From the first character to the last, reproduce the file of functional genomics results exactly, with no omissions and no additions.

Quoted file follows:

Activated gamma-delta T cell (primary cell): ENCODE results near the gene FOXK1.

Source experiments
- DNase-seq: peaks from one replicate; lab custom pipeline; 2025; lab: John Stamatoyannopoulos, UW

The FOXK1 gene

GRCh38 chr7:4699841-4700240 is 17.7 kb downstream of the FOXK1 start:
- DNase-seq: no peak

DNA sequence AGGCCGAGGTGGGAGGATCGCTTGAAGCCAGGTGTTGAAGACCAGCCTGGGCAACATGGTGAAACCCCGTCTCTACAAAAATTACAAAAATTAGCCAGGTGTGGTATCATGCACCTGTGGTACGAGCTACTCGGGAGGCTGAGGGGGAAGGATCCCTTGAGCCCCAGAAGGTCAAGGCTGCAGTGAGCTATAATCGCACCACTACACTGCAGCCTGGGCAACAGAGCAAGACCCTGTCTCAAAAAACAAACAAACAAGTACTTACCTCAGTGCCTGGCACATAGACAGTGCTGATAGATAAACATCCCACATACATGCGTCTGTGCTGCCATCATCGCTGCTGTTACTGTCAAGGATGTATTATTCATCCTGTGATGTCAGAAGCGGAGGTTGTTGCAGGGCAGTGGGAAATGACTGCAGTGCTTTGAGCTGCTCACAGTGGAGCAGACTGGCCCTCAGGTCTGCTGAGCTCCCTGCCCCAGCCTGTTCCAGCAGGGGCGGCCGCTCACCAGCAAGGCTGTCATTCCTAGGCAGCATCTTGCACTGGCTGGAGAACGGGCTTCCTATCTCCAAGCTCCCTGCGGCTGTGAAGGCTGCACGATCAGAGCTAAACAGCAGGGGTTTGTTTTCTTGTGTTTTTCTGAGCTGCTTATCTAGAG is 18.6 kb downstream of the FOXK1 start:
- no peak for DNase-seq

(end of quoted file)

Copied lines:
Activated gamma-delta T cell (primary cell): ENCODE results near the gene FOXK1.

Source experiments
- DNase-seq: peaks from one replicate; lab custom pipeline; 2025; lab: John Stamatoyannopoulos, UW

The FOXK1 gene

GRCh38 chr7:4699841-4700240 is 17.7 kb downstream of the FOXK1 start:
- DNase-seq: no peak

DNA sequence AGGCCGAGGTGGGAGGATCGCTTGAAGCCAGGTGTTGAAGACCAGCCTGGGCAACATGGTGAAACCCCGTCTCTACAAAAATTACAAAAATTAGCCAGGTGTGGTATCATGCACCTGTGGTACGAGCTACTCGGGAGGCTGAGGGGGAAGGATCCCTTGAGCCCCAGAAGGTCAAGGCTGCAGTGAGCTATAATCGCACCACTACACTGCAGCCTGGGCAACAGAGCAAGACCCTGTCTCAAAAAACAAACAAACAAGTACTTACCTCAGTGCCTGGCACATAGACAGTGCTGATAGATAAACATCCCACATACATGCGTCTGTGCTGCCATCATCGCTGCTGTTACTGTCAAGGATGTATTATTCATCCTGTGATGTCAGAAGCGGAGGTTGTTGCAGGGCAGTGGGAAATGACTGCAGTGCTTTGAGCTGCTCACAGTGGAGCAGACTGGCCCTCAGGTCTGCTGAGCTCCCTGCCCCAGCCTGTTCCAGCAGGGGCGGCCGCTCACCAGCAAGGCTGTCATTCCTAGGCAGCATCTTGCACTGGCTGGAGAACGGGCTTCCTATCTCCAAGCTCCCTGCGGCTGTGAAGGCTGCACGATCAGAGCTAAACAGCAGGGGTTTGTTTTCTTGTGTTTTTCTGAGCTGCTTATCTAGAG is 18.6 kb downstream of the FOXK1 start:
- no peak for DNase-seq